Matt Maltese – ‘Krystal’ review: one of Britain’s most magical songwriters at his enchanting best

The south London singer-songwriter scales back on a hushed and beautiful second album that lacks the razzle-dazzle of his debut but dials up the heartache

Matt Maltese has always known his way around matters of the heart. His 2015 debut single was a complete heartbreaker: ‘Even If It’s A Lie (Demo’) was a solo piano ballad laced with misery and self-pity that could chill even the warmest of hearts. ‘In A New Bed’ was similarly heartbreaking and channeled songwriters who could devastate in as few words as possible – think Leonard Cohen, Jeff Buckley and more.

For his debut album, ‘Bad Contestant’, things got a bit showbiz. Maltese began crooning about love in the time of the apocalypse (‘As The World Caves In’) and became a hapless dater on the song’s jaunty title track. The theatrics and tragic-comedy of Father John Misty won out on songs like ‘Misery’ and ‘Guilty’, while the orchestras swam around him on closing track ‘Mortals’. 

We’re loathe to call a second album a ‘back-to-their-roots’ affair, but ‘Krystal’ finds Maltese back where he started: down in the dumps. It was written and recorded almost entirely alone in his bedroom in Elephant & Castle in South London (rising producer Vegyn lent his hand to Jupiter), like the same Chelsea Hotel that Cohen once dwelled in, but, like, punishingly sad.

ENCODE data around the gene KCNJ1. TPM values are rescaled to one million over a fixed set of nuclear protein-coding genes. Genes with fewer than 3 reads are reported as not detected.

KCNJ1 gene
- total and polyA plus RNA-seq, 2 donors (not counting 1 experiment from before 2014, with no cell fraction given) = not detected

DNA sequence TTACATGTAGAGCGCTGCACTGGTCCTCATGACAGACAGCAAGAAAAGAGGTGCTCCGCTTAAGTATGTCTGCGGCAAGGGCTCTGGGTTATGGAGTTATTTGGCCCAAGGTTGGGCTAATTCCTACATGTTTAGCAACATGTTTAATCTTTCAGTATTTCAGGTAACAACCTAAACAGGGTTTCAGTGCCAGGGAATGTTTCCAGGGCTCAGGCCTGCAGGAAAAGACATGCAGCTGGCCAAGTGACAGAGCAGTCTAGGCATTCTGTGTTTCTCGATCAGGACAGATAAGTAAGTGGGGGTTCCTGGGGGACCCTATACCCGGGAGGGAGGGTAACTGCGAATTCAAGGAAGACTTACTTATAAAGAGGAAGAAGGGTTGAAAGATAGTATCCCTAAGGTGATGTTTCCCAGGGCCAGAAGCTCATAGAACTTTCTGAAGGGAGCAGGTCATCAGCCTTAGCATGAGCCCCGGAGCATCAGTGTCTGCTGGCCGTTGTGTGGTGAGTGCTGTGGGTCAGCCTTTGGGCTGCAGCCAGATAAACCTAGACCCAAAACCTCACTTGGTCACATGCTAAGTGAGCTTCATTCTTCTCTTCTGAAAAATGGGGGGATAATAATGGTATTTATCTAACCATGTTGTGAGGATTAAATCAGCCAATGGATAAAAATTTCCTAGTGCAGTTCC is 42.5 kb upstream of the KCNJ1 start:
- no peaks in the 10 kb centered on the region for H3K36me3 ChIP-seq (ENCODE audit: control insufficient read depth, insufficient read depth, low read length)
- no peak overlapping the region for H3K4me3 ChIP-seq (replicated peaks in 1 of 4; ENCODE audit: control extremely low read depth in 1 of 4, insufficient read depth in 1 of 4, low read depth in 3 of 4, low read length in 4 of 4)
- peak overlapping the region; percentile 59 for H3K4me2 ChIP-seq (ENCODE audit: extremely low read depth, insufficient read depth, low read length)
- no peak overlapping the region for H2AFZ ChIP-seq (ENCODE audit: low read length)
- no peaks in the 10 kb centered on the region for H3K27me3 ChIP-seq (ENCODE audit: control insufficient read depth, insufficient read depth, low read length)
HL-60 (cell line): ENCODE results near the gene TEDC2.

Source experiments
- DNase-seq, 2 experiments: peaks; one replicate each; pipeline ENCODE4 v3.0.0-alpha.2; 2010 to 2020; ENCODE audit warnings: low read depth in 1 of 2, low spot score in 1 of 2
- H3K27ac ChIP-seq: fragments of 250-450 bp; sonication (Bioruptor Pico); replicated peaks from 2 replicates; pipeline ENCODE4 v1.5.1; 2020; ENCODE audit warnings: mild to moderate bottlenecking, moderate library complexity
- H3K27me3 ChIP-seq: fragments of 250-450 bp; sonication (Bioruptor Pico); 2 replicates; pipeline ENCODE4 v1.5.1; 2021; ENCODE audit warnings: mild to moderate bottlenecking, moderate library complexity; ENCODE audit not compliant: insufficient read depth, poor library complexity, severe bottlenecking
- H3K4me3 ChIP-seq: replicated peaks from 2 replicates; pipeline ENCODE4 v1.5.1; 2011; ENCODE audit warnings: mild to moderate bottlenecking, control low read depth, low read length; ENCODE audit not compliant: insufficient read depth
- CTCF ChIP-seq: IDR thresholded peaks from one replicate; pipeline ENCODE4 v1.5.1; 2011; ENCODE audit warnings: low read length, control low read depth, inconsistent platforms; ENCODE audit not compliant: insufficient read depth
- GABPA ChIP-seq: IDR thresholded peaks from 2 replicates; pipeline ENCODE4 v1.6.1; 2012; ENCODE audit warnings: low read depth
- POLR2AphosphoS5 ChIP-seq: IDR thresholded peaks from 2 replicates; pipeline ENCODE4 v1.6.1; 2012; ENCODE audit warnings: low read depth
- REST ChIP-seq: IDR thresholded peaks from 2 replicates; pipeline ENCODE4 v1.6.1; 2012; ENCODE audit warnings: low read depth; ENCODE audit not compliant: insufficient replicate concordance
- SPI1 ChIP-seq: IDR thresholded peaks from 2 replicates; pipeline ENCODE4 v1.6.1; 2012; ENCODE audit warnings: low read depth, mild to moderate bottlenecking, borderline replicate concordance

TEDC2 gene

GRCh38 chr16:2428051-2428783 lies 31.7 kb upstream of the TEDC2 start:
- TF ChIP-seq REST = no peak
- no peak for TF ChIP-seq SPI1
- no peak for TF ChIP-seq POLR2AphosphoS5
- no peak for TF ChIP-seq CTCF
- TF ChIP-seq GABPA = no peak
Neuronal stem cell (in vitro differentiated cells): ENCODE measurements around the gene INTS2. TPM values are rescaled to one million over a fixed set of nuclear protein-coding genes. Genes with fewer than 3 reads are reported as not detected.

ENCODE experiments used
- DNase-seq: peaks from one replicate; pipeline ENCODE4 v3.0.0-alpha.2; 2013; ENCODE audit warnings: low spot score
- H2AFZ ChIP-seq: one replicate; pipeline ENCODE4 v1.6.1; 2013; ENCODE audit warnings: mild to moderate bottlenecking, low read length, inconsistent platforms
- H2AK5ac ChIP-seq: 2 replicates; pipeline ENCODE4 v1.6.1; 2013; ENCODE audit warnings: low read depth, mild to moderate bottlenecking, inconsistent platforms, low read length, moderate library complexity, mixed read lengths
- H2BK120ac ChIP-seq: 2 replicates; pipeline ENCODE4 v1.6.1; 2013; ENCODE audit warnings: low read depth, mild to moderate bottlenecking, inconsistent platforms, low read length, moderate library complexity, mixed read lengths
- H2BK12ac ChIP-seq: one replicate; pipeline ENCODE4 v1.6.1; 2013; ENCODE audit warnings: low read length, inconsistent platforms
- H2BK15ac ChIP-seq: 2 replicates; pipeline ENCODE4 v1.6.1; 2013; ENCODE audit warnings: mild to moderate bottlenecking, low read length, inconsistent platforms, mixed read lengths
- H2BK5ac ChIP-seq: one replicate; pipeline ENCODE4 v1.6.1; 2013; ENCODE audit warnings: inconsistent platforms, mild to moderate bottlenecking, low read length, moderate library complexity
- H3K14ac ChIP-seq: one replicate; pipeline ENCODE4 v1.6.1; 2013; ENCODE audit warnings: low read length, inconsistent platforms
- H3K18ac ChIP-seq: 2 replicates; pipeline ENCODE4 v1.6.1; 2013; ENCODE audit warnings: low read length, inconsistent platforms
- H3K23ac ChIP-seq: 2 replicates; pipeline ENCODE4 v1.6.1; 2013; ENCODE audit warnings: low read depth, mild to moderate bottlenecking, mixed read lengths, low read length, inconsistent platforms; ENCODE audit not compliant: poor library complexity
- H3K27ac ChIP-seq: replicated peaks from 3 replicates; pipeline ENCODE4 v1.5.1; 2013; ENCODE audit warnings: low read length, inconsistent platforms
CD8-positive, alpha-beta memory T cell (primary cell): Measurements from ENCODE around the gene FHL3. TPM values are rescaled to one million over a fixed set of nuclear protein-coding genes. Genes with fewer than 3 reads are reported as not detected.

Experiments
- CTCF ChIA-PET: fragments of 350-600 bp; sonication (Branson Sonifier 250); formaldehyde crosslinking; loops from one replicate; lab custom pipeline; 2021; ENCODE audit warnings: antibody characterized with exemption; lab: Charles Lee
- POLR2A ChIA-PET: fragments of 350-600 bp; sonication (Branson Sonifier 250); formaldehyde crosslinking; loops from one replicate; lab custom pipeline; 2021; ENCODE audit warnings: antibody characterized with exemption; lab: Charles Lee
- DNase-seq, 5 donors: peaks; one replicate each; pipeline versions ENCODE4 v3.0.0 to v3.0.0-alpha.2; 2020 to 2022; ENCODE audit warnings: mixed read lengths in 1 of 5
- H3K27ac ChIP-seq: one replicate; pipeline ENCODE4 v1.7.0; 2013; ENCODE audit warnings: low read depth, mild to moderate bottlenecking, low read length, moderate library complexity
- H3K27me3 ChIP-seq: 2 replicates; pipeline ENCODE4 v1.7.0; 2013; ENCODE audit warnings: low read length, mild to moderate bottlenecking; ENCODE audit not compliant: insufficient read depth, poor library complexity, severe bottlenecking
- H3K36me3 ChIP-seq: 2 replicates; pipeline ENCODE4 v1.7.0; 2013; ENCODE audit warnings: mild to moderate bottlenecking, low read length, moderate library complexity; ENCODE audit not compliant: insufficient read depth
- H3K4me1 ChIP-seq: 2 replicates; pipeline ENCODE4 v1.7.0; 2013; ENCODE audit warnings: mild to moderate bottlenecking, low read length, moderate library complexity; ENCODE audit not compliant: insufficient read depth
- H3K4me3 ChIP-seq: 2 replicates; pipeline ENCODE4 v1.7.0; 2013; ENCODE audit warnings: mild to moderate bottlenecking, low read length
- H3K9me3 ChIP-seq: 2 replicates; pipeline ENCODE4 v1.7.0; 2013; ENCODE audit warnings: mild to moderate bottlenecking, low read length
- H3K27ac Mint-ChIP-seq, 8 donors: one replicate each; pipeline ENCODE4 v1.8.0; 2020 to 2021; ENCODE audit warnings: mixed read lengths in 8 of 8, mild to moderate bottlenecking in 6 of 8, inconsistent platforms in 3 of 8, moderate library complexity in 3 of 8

‘Curl Up and Die’ is as bleak as the title suggests, with a downtrodden Maltese baring it all (“I worshipped the ground you walked on / I’d cut off my ear for you / I worshipped the towel you dried on / I’d kill all my friends for you”), while the relatively jaunty ‘Rom-Com Gone Wrong’ goes straight for the jugular: “Long baths, podcasts/I’m crying when I’m smashed”.

Everything on ‘Krystal’ is more subdued – a welcome prospect. Whereas ‘Bad Contestant’ was stuffed to the brim with ideas and instrumentation, the subdued lyricism is here matched by similarly sparse and restrained melodies. ‘Jupiter’ and the title track are so subdued and melancholy in their arrangement that any of the killer hooks that Maltese conjures are clung to like a lifeboat in an ocean of misery. ‘When You Wash Your Hair’ is a return to those solo piano ballads, but the shimmering ‘Tokyo’ is proof of a songwriter and producer who knows when to push things forward.

‘Krystal’ manages to be many things at once. It is often devastating, yet also darkly humorous – even in the most depressing circumstances, Maltese is able to recognise the comedy of it all. A step forward and a look back to where he came from, this is one of Britain’s most magical songwriters at his enchanting best.